But in the end, those students with issues still have to be placed somewhere, and that's when you always blame the schools and teachers instead of pointing to the real problem, their home environment.
ruoy diputs

Warren, NJ

#7 Apr 21, 2009
Maybe they need to buy a hot dog cart.
whatsinaname

Manchester, CT

#8 Apr 21, 2009
if Catholic schools had to accept every student in a geographic area, their performance would be no better than public schools'/
JRobert

United States

#9 Apr 21, 2009
The definition of insanity is to keep doing the same thing, hoping for a different outcome.

That's what the union-controlled public education systems in our cities have been doing for generations.

Under the failed public education systems of most cities, willing students (and their families) are punished in order to adhere to the socialistic ideal of a "level" playing field. But that only ensures that everyone rides the same cattle-car train of systemic and generational failure.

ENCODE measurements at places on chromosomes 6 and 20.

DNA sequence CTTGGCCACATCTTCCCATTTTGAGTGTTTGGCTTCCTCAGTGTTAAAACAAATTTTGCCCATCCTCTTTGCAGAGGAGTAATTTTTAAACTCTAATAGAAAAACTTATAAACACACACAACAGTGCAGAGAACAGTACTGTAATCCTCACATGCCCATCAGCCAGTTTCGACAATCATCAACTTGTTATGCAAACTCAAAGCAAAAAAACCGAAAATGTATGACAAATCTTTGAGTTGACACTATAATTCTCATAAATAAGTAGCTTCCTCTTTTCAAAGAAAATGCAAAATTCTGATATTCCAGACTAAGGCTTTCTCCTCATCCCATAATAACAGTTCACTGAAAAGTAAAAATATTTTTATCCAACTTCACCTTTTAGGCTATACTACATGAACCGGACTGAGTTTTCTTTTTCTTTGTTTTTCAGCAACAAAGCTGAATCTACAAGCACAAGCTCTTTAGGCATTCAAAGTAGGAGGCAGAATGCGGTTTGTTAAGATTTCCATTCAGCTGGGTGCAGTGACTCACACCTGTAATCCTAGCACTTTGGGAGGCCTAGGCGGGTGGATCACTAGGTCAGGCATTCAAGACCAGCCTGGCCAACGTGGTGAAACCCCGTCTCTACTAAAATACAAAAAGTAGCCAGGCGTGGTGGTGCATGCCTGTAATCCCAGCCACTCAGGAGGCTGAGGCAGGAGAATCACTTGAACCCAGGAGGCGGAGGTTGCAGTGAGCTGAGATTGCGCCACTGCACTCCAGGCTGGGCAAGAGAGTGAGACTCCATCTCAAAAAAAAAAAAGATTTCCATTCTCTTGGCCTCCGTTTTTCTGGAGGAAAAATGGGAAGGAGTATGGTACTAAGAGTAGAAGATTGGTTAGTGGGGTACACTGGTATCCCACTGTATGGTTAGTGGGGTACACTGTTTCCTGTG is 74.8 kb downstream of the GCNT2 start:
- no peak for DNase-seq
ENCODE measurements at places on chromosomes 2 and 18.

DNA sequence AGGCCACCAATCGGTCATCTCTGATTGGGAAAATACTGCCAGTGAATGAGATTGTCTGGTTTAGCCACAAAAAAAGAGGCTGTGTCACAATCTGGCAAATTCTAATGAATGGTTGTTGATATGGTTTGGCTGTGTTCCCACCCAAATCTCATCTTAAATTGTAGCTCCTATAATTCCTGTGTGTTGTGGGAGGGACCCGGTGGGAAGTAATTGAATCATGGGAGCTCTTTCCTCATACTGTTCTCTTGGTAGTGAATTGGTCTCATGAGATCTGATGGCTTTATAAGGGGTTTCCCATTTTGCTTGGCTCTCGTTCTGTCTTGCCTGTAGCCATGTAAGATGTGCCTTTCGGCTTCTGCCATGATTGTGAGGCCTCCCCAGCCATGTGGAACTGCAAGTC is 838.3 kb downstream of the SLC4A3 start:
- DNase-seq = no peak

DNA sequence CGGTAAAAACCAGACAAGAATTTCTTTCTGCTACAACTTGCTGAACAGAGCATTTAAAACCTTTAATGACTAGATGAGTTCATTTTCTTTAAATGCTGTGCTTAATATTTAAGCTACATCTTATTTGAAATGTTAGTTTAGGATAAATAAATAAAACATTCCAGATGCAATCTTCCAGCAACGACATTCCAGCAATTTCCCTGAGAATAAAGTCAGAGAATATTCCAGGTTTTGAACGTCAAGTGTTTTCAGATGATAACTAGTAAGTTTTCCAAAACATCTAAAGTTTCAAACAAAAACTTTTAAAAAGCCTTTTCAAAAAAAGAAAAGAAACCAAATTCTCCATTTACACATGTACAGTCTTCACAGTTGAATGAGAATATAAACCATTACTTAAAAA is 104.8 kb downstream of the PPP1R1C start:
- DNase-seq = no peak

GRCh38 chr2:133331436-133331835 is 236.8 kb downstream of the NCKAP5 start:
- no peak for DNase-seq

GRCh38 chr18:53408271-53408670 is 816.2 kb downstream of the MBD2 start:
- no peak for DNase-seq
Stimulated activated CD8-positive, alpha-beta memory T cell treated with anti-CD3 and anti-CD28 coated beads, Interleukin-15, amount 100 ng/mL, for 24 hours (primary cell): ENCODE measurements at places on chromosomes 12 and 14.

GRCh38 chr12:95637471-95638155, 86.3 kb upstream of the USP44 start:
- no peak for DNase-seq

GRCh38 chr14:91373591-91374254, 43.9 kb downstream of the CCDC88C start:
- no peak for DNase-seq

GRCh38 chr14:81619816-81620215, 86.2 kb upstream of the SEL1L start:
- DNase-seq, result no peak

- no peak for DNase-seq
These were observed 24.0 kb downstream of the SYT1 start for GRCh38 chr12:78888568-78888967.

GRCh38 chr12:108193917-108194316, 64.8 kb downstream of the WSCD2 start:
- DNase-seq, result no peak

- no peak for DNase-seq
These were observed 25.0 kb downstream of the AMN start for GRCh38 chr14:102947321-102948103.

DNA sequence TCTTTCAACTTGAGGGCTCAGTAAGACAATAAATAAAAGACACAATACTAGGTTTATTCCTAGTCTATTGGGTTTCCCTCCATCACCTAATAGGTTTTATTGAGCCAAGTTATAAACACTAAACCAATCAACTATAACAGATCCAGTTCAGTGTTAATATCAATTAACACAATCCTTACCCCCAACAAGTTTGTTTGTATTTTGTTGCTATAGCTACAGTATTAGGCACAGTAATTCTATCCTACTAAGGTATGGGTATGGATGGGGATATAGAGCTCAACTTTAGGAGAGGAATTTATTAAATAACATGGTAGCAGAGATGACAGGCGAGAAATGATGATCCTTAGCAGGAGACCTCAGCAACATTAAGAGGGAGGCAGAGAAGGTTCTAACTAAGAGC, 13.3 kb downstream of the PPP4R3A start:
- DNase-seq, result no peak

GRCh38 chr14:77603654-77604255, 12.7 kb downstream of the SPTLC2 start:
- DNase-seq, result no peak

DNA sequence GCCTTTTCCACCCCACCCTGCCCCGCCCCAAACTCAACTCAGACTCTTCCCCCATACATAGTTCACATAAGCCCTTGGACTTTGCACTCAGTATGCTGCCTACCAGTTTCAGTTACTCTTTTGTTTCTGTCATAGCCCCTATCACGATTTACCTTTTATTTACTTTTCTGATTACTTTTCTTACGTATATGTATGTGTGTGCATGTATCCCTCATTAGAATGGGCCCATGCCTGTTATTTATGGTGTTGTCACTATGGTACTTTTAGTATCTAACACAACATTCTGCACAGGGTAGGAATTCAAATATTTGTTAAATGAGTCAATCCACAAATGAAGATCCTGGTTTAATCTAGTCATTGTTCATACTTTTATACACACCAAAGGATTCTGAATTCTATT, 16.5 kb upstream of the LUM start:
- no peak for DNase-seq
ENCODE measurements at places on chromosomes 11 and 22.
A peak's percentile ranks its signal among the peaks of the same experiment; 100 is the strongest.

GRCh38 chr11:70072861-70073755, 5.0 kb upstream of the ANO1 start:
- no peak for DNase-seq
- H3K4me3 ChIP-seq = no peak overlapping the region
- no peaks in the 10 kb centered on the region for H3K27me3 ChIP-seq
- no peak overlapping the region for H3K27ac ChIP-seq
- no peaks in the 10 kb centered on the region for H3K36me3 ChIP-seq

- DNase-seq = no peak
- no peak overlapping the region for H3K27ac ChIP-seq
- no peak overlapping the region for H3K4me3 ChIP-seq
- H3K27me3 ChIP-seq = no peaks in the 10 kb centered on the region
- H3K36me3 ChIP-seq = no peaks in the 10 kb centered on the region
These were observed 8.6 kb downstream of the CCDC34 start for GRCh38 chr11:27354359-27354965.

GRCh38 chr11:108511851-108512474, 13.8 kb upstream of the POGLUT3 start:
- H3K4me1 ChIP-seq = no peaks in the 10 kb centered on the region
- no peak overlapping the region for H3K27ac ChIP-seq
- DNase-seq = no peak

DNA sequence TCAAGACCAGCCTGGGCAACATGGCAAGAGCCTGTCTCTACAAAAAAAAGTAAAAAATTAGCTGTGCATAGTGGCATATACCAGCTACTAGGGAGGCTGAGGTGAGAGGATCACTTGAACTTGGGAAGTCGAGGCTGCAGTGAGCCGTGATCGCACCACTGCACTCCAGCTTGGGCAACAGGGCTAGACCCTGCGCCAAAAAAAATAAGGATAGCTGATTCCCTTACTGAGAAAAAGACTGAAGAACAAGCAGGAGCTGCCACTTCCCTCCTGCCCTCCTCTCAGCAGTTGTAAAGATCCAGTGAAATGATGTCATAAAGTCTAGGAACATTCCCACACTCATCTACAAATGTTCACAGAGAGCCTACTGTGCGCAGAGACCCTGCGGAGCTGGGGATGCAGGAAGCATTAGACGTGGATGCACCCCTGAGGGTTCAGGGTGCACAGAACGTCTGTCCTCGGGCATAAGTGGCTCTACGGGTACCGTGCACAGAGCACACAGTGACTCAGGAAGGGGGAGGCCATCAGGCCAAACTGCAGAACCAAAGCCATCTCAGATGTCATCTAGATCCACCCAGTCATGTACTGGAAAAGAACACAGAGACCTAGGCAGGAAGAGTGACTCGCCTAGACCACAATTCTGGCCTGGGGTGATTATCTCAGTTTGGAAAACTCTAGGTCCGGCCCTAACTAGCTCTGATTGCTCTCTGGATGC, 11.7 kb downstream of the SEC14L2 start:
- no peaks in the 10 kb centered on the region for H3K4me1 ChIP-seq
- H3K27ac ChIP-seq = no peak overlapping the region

Vouchers require poorly run schools to either compete or go out of business, while offering willing students a chance to break out.
DDog

Glastonbury, CT

#10 Apr 21, 2009
Rick, You've chosen simplicity over intelligence which pretty much the stock and trade of Courant columnists. Vouchers for a religious school that treats women like dogs doesn't seem like a positive venture. How about vouchers for some Fundementalist Islamic schools for these poor kids. I'm sure that would go over well with the locals. GET PARENTS involved. Make them come to school with their kids and become involved. It's a failure of culture not process.
Binary quiz

New Haven, CT

#11 Apr 21, 2009
How about the kids actually study, and go to school? Wow what a concept. Maybe make the parents learn english. Maybe make them actually work. Oh thats right, their not white. Free handouts for all.
ricbee

Wallingford, CT

#12 Apr 21, 2009